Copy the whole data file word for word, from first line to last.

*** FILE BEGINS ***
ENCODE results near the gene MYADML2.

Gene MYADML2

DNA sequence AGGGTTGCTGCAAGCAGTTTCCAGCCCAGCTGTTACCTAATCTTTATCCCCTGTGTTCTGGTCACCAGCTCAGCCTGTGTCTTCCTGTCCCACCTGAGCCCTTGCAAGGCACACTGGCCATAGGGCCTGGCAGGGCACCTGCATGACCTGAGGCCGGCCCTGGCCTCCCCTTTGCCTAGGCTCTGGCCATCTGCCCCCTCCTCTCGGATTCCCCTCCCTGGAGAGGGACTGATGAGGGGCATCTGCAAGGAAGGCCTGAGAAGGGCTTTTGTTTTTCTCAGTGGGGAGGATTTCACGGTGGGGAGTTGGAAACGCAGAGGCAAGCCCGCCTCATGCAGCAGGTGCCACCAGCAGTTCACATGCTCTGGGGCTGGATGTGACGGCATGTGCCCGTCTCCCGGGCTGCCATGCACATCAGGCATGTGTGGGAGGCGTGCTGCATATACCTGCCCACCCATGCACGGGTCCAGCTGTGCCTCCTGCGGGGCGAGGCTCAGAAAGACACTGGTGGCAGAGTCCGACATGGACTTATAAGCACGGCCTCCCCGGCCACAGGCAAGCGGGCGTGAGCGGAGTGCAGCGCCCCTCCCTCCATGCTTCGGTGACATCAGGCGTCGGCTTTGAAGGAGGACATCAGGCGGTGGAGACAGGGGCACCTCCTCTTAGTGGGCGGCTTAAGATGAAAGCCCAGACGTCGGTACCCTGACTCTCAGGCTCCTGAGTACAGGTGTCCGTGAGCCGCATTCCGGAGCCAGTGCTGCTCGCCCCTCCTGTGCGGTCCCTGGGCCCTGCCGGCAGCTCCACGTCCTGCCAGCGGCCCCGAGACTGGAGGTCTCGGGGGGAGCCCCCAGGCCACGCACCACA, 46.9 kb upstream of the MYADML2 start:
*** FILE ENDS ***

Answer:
ENCODE results near the gene MYADML2.

Gene MYADML2

DNA sequence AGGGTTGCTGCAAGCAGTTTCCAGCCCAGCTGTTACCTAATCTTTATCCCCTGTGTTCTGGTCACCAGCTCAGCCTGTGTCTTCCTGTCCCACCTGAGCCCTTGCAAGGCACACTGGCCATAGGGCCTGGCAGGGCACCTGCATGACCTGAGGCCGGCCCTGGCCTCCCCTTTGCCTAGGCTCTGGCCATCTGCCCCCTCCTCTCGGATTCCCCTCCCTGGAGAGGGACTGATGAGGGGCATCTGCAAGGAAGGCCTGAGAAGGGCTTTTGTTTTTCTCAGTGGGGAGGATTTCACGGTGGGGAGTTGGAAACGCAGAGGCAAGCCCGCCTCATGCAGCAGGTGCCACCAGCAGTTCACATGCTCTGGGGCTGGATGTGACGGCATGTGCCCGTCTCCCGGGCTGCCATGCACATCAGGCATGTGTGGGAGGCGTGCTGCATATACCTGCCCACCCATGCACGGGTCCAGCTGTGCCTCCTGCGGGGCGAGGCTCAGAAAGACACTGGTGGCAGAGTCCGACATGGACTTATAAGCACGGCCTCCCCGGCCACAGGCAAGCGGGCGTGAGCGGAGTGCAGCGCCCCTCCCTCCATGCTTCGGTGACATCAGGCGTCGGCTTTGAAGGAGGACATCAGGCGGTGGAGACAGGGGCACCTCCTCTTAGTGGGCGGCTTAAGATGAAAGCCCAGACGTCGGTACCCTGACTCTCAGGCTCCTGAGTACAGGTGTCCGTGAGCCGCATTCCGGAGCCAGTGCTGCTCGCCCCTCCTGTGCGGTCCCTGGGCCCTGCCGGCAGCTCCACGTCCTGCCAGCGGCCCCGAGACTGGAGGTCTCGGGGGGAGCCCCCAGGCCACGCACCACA, 46.9 kb upstream of the MYADML2 start: